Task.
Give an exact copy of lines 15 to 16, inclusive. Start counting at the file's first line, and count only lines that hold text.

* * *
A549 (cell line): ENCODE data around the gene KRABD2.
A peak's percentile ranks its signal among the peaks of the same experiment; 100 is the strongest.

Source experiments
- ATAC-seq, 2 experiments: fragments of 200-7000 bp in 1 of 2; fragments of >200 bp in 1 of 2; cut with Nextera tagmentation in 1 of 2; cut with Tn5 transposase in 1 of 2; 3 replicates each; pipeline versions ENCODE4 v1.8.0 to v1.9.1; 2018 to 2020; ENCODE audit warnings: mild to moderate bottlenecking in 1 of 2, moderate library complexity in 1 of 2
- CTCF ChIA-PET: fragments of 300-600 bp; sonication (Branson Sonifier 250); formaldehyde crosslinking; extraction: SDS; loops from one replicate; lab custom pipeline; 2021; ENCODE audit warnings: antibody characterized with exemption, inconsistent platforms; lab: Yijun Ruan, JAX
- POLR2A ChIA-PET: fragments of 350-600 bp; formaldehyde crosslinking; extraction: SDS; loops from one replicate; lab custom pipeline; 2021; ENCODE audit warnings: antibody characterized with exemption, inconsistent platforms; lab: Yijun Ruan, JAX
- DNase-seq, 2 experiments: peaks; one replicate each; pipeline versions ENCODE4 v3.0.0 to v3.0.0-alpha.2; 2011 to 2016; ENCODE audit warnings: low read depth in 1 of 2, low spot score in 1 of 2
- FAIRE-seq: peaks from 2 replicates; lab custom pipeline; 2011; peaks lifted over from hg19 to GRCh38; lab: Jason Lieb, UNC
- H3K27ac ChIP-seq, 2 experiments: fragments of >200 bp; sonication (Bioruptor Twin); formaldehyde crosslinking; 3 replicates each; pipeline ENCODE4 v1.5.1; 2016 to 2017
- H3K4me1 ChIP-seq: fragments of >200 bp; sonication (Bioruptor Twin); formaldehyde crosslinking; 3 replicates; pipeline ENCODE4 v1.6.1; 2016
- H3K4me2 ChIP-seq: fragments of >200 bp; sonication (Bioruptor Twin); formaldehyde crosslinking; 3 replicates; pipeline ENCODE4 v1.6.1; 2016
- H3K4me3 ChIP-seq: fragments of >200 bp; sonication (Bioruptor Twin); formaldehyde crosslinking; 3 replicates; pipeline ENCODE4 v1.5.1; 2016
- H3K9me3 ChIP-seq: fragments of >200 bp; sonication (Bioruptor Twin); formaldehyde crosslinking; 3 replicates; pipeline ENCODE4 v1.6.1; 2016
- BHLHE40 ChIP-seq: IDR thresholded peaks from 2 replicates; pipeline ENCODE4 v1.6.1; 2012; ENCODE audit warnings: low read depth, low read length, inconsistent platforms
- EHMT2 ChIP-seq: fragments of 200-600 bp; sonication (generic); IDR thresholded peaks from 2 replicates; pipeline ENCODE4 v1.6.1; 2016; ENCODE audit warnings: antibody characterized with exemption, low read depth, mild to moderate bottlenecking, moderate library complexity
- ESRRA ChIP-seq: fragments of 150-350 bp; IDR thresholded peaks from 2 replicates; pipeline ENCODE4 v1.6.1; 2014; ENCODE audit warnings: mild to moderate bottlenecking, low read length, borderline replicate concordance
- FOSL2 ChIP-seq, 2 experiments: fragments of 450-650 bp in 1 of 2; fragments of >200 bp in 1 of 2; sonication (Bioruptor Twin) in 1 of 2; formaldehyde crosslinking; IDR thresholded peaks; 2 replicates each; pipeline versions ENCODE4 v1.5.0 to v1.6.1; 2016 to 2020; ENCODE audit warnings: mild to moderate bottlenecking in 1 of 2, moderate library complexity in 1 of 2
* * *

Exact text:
- EHMT2 ChIP-seq: fragments of 200-600 bp; sonication (generic); IDR thresholded peaks from 2 replicates; pipeline ENCODE4 v1.6.1; 2016; ENCODE audit warnings: antibody characterized with exemption, low read depth, mild to moderate bottlenecking, moderate library complexity
- ESRRA ChIP-seq: fragments of 150-350 bp; IDR thresholded peaks from 2 replicates; pipeline ENCODE4 v1.6.1; 2014; ENCODE audit warnings: mild to moderate bottlenecking, low read length, borderline replicate concordance